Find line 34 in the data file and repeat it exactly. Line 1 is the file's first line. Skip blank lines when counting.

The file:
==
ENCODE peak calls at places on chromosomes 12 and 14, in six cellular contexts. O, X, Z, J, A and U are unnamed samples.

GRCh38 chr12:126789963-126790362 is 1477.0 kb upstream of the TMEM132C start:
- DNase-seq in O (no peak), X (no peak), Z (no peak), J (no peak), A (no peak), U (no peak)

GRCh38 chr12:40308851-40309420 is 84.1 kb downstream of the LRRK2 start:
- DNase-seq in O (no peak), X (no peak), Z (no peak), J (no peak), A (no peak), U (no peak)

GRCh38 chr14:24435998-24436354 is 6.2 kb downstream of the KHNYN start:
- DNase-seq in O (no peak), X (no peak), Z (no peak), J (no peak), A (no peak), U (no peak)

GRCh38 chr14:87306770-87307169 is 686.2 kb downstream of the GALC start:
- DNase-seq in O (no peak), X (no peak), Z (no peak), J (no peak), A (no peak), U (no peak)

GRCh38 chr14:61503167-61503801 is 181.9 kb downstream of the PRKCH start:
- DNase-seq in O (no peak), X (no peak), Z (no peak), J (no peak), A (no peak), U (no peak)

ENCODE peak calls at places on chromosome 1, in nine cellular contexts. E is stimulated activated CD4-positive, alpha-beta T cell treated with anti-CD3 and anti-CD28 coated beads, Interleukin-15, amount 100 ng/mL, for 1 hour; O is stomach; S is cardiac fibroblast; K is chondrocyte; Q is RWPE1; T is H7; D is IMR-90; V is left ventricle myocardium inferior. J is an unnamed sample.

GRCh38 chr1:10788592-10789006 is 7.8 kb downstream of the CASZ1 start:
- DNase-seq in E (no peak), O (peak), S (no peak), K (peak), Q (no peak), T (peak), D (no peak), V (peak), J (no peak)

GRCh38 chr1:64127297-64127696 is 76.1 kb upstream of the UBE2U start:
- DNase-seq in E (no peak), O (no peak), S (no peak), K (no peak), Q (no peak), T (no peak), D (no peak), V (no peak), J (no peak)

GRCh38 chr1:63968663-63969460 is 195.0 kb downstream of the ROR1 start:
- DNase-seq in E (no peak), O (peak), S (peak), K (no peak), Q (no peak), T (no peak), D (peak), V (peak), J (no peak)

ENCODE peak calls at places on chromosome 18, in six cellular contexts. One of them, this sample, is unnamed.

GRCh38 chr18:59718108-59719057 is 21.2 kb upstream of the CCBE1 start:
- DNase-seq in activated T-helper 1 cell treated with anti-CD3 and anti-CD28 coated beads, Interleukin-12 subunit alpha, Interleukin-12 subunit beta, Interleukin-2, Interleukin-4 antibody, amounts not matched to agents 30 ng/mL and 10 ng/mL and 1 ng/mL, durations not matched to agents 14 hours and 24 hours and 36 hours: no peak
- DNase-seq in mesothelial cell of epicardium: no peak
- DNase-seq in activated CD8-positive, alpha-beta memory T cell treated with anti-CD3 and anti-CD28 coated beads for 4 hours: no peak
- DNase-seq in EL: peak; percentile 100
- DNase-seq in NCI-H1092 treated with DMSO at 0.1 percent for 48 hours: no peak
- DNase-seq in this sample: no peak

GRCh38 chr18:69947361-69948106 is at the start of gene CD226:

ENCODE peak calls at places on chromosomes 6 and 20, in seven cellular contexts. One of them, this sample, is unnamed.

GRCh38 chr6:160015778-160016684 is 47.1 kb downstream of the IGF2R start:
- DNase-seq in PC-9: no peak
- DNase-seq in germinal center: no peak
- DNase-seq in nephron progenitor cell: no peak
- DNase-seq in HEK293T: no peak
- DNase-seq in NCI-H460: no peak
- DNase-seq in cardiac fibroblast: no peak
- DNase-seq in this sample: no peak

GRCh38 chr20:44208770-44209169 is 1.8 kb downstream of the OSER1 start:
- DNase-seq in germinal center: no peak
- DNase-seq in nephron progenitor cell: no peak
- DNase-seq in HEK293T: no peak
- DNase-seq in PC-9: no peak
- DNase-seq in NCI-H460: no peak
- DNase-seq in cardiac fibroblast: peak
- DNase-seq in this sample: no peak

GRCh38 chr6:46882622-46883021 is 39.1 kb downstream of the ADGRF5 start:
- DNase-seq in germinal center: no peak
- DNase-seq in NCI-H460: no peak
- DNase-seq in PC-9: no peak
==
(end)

- DNase-seq in NCI-H460: no peak